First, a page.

1. The threat will fail. The Body of Christ is as indestructible as her Lord. Go to Bethlehem. Look at the sight! God’s Son born into the world when once it seemed to Ahaz and others that it would never happen! If you are a follower of the Lord Jesus Christ, you are being threatened. Satan does not like your faith. The world does not! The cults do not! What is God’s answer? In spite of apostasy, in spite of desertions to the cause of Christ, God’s Word stands firm:
"But avoid irreverent babble, for it will lead people into more and more ungodliness, and their talk will spread like gangrene. Among them are Hymenaeus and Philetus, who have swerved from the truth, saying that the resurrection has already happened. They are upsetting the faith of some. But God’s firm foundation stands, bearing this seal: ‘The Lord knows those who are His,’ and ‘Let everyone who names the name of the Lord depart from iniquity’" (2 Tim. 2:16-19).
Indeed, nothing will ever crush the Lord’s people (John 10:27-29). We have had our share of disasters this past year. It does not require the foresight of a prophet or the son of a prophet to predict that each year will have its own share of fatalities on the roads, of human and ecological disasters. Nevertheless you are safe in Jesus.
2. The coming of Christ has meaning. His name is what He is, namely God with us. The birth of Jesus is so astonishing that words failed even Paul to describe it: "Great indeed, we confess, is the mystery of godliness: He was manifested in the flesh, vindicated by the Spirit, seen by angels, proclaimed among the nations, believed on in the world, taken up in glory" (1 Tim. 3:16).
It means that you do not have to go in search of God. No one need attempt a ladder-climb to get to heaven, if that were possible. And so, we are not saved by human works of our own merit. God became Man, and He has come to us in Christ. Read Romans 10:6-9: "But the righteousness based on faith says, ‘Do not say in your heart, "Who will ascend into heaven?"’ (that is, to bring Christ down) or ‘"Who will descend into the abyss?"’ (that is, to bring Christ up from the dead). But what does it say? ‘The word is near you, in your mouth and in your heart’ (that is, the word of faith that we proclaim); because, if you confess with your mouth that Jesus is Lord and believe in your heart that God raised Him from the dead, you will be saved."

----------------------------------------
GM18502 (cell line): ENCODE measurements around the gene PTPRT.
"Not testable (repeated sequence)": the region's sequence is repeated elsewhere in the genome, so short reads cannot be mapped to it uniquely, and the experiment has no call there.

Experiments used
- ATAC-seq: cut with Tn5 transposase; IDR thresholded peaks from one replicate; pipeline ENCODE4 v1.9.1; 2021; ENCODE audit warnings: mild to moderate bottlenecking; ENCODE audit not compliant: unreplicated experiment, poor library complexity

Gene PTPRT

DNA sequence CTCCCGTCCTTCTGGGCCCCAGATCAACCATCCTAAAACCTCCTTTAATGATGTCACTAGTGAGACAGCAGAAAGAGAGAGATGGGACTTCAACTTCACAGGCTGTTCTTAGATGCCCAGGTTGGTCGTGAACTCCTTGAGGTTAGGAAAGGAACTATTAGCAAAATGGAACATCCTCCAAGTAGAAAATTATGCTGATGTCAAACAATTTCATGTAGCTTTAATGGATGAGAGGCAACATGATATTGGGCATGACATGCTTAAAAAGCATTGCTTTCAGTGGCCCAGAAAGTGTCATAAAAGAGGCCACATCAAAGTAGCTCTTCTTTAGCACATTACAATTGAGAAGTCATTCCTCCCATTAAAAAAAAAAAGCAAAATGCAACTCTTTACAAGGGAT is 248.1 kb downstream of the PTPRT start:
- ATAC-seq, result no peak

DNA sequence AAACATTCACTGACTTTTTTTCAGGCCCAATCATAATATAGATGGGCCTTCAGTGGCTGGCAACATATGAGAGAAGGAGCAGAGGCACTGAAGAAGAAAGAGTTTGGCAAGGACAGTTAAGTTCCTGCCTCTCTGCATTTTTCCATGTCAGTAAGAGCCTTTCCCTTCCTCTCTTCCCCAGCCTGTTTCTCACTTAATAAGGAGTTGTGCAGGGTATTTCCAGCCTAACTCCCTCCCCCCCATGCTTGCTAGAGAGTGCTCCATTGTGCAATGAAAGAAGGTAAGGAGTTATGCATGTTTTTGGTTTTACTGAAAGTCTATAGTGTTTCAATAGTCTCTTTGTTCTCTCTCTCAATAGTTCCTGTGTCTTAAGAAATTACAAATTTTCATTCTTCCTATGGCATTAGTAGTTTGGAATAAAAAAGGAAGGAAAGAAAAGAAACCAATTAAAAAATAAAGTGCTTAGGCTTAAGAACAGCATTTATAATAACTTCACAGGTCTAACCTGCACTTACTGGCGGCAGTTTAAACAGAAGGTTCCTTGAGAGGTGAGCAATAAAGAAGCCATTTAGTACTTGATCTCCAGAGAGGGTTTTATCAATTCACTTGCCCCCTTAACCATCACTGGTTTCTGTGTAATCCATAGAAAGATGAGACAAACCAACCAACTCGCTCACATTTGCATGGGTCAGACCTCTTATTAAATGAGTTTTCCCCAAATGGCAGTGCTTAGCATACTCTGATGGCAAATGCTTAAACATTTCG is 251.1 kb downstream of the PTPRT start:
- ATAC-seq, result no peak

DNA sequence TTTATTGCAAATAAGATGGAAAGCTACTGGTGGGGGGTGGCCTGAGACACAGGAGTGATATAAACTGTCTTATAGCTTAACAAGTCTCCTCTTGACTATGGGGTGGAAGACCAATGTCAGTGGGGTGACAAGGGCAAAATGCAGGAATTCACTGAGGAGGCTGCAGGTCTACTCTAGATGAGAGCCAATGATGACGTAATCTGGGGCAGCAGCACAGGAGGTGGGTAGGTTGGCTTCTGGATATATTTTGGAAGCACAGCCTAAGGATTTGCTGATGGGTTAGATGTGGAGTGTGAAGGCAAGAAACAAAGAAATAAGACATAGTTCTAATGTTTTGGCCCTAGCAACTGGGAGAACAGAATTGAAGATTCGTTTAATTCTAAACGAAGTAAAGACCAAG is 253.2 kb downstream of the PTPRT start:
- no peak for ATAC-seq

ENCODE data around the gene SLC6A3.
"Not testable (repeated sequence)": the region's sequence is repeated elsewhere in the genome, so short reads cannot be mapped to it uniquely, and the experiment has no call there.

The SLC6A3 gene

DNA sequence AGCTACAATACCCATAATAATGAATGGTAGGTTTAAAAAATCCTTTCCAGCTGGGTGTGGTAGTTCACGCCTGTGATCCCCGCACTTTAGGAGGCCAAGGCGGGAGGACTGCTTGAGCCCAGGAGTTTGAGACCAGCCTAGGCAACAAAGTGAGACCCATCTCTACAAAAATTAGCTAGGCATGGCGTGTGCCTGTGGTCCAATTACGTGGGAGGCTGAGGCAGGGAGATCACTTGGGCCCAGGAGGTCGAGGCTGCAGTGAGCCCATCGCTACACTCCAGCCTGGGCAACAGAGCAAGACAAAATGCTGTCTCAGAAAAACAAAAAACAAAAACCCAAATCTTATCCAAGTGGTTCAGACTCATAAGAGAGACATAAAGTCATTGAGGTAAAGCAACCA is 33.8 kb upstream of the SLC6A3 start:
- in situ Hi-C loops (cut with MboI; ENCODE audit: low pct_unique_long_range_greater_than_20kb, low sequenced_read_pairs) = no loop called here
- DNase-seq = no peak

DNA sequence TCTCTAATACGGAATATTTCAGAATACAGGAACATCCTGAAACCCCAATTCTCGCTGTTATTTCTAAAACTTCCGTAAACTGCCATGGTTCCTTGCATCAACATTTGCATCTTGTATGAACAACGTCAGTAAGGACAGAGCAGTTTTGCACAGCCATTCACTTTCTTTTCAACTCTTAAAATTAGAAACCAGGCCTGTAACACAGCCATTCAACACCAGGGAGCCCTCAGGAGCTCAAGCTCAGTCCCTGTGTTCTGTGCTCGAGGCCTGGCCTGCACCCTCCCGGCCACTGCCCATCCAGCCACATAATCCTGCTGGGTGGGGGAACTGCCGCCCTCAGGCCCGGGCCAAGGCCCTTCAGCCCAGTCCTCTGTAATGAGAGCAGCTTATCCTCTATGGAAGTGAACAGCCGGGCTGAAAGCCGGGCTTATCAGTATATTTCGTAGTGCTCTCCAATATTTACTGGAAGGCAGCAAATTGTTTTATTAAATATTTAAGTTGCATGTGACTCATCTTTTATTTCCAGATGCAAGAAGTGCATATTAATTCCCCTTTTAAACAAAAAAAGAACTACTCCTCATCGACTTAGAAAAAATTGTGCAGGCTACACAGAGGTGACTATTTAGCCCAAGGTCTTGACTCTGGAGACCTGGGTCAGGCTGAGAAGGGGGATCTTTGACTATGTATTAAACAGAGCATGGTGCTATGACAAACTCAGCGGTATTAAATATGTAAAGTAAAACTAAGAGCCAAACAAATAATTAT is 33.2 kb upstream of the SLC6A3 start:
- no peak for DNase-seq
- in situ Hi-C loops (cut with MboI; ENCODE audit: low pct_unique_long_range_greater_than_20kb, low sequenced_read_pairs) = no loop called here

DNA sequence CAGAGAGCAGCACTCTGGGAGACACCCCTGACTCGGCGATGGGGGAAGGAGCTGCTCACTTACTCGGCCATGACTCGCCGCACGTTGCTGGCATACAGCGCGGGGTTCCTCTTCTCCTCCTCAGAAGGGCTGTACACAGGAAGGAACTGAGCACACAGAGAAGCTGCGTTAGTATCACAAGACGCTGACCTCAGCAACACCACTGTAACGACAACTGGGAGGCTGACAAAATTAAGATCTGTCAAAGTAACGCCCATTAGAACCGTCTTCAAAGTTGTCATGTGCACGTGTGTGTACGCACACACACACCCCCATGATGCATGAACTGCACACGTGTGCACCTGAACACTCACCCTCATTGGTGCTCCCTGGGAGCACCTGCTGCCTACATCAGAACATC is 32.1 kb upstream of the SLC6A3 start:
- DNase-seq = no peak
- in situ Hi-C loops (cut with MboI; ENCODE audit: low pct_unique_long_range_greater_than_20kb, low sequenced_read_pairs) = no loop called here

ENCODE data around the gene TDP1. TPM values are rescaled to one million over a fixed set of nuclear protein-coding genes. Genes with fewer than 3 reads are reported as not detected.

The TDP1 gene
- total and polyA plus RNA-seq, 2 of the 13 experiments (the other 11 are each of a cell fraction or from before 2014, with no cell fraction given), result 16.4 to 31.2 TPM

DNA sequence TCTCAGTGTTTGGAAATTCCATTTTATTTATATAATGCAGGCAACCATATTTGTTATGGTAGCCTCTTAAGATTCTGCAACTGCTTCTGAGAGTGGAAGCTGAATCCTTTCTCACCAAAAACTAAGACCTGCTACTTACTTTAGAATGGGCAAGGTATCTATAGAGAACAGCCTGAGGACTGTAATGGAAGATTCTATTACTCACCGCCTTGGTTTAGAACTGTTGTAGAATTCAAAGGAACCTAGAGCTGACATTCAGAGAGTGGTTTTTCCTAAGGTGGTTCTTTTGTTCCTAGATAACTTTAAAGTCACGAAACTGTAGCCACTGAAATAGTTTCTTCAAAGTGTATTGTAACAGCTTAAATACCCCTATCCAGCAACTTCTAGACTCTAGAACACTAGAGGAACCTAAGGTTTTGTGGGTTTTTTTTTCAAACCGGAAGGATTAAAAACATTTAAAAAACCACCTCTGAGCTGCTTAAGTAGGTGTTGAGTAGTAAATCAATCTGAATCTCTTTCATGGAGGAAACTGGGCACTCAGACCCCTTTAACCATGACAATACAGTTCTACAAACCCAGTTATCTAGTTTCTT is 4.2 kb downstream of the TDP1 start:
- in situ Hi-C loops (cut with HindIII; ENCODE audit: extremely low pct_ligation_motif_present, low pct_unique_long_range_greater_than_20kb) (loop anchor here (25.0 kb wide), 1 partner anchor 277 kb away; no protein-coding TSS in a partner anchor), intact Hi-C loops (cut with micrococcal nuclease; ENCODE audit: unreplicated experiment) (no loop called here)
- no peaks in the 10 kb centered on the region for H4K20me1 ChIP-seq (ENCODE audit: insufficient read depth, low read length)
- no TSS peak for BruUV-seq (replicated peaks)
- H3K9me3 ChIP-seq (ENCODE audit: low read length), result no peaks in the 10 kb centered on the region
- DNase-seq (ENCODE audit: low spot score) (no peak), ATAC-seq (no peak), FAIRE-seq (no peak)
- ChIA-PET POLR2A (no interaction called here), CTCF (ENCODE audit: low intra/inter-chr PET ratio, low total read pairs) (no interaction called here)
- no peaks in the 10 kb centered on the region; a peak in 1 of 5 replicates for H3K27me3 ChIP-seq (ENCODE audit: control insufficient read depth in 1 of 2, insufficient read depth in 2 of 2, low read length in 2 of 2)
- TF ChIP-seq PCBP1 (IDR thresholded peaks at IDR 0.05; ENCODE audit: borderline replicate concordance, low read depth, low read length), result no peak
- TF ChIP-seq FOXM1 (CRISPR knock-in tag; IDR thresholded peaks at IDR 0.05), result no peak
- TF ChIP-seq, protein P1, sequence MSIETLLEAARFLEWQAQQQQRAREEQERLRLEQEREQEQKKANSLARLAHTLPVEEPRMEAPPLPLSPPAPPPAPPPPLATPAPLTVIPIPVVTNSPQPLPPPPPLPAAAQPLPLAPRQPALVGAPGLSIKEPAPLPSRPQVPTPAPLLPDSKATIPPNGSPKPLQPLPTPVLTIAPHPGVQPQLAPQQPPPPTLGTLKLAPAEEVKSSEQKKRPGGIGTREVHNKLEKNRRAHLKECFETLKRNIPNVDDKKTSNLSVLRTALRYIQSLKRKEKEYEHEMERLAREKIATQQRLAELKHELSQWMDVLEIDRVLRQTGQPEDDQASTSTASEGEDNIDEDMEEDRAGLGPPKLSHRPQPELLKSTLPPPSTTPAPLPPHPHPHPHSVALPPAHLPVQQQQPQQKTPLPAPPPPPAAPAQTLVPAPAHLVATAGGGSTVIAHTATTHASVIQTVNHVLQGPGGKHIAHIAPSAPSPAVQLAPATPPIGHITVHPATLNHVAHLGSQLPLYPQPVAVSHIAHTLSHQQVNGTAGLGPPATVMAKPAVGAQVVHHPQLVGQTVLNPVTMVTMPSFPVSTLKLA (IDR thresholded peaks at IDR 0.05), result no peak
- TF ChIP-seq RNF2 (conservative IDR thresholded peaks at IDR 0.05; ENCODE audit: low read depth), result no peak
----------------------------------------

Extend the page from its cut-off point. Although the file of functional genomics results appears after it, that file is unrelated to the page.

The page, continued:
"Upon a life I did not live
Upon a death I did not die
I stake my whole eternity!"
Christ’s coming also means that by becoming Man, He has entered our experience of pain. "For surely it is not angels that He helps, but He helps the offspring of Abraham. Therefore He had to be made like His brothers in every respect, so that He might become a merciful and faithful high priest in the service of God, to make propitiation for the sins of the people. For because He Himself has suffered when tempted, He is able to help those who are being tempted" (Heb. 2:16-18). Whatever a child of God suffers, however intense, there is a sympathetic and understanding friend in Jesus Christ, who has been on our planet, and who has even suffered, bled and died in order to identify with us.
Finally, the incarnation means that we will become like Him one day in perfection. He will always be God and we will always be His servants, but we will yet resemble Him in holiness and happiness. "Beloved, we are God’s children now; and what we will be has not yet appeared; but we know that when He appears we shall be like Him, because we shall see Him as He is. And everyone who thus hopes in Him purifies himself as He is pure" (1 John 3:2-3).
Isaiah 7:14 is telling us loud and clear that God is with us. He will be with us through life, and then on to all eternity. Whatever threats, from man or men, God’s purposes are imperishable and indestructible. Believers have every reason to hold on to the Word of God. God’s promises of a Saviour did not fail despite the attempts to thwart them – and His promises to preserve His church are sure. Immanuel, God with us, will keep us to all eternity.
– Taken from the January 2006 issue of The Gospel Witness. Edited and used by permission.